If you are applying for a job, a positive first impression is essential to get invited for a job interview. There is no second chance to make a first impression. As an executive recruiter (head hunter) in logistics and supply chain myself, I also form first impressions about the people I meet. It already starts with scanning the CV of a potential candidate and the initial mail or phone contact before the initial job interview. Most people forget about this part, which precedes the initial job interview and can get you off to a good (or bad) start. So at the initial phase it already is important to provide the right information accurately which is important for a recruiter to make a decision. For example, if you’re a very good and accurate supply chain analyst, but you didn’t put effort into your (online) CV or motivational letter and it is inaccurate and contains misspellings, chances are high that you will not be invited for a job interview. Also take notion that you have an accurate and representative (maybe even professional) photo. Make sure that your photo matches the message you want to convey. The first impression at the initial phase is key to get invited for a job interview. And if you’re been invited for a job interview, how do you make a positive first impression? Mostly it’s about being confident, smiling, dressing representatively and giving a firm handshake. This will help you to get you off to a good start.
Why preparing for a job interview?
Why even bother to prepare for the rest of the interview if the first few impressions can accurately predict the final judgement? That’s because a good recruiter is aware that these first impressions are not always key indicators for future job success but only a good start. Prior to the interview, a good recruiter has established what skills, attributes or behaviours are needed to be effective in the role so the candidate can be tested on these aspects. During a job interview, a good recruiter tries to adjust their perceptions by being aware of heuristics and biases that can distort their judgements. Good recruiters also try to convince their selves of a contradicting point of view to overcome natural biases. And we place the information we get into context. For example, a supply chain manager who claims to have helped reduced yearly costs by €20 million, cannot be interpreted right without asking about the context. €20 million would be a lot in a company with a yearly turnover of €100 million. But it would be peanuts in a company with a turnover rate of €20 billion. And finally, good recruiters use methods (e.g. the STAR(R)-method) and additional assessments (e.g. a personal profile analysis) to form an accurate image of the candidate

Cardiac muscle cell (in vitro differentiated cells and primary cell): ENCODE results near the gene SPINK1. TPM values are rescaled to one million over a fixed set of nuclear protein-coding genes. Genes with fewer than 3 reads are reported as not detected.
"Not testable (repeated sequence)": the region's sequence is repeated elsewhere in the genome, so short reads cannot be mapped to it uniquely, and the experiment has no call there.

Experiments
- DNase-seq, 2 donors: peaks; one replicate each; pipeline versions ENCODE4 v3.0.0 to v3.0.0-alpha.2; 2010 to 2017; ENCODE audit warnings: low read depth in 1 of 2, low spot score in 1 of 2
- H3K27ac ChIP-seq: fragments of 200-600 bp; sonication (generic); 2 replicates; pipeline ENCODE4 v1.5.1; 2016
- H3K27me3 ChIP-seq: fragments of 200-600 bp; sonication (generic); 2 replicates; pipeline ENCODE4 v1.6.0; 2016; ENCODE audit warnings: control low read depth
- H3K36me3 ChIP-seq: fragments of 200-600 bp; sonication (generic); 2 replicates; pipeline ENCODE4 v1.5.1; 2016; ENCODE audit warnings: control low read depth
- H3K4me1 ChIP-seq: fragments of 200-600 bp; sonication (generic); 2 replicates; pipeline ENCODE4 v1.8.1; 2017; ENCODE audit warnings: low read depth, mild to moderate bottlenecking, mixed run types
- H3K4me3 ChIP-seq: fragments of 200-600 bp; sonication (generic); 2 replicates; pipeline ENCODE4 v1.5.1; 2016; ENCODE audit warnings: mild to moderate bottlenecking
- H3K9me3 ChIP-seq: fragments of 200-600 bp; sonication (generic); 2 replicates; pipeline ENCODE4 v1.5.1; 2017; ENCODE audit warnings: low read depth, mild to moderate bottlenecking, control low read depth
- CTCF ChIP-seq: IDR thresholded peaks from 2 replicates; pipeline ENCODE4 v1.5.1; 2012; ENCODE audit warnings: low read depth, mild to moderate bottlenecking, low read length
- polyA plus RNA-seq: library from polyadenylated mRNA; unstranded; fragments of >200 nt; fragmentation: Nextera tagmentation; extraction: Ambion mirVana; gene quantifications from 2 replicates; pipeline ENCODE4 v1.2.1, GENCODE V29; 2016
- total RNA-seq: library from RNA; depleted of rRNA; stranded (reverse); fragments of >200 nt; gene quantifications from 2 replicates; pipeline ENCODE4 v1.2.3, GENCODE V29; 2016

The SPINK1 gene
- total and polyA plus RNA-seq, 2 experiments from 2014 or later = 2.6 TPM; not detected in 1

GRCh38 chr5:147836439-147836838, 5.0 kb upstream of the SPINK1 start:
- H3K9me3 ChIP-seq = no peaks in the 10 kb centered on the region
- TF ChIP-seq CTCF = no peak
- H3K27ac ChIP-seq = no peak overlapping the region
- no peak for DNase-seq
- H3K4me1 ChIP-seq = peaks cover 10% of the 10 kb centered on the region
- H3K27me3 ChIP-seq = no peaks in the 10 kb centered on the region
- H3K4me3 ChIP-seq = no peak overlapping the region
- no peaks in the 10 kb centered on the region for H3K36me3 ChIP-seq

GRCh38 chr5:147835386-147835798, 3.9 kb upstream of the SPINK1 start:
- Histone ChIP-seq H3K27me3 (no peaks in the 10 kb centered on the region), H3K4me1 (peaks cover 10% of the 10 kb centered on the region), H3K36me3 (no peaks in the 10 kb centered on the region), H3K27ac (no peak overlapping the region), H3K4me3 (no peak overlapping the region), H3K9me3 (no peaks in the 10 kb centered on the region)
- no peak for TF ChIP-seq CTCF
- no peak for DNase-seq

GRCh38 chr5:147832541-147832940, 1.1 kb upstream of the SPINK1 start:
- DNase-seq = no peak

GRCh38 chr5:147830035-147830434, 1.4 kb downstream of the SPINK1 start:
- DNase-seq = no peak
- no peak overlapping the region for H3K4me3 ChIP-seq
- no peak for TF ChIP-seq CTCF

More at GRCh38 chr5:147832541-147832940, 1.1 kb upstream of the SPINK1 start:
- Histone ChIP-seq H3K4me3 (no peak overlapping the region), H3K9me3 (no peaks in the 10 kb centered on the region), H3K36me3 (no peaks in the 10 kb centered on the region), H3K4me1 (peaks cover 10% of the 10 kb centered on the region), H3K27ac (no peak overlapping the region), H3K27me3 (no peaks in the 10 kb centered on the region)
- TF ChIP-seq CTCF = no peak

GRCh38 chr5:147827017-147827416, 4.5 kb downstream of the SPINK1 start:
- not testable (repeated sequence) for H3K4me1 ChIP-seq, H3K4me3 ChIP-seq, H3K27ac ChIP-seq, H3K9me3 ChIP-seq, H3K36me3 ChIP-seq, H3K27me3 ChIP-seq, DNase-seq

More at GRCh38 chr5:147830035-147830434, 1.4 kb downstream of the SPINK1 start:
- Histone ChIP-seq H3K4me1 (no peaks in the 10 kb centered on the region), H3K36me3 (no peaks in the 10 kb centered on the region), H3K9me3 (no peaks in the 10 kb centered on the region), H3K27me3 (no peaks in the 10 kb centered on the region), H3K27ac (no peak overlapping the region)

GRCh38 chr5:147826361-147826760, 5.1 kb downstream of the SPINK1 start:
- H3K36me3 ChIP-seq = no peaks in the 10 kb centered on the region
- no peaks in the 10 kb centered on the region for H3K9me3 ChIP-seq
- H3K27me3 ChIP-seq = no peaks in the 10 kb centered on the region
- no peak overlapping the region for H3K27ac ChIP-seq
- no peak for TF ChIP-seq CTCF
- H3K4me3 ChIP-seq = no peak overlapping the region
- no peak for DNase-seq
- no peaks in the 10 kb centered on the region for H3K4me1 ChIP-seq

Making a positive first impression – job interview
So how to make a positive first impression during a job interview? How to transfer your passion for the job you’re applying for? Be yourself, but come prepared! Making a positive first impression is of the same importance when you got headhunted, because the procedure will be comparable to a regular application. There are no difficult questions, only unprepared ones. It is important to do prior research on the company, the job and the person you are meeting. Know what your capabilities, strengths and weaknesses are in relation to the job, what you’re looking for in a job and organisation and where you want your career path to take you. Make yourself comfortable with methods such the STAR(R)-method to quickly give accurate examples of your role in particular situations. Ask questions to see if the job and company will suit you and your ambitions and to show interest. And remember, the best way to avoid misunderstandings during a job interview is to stop worrying about making a good first impression.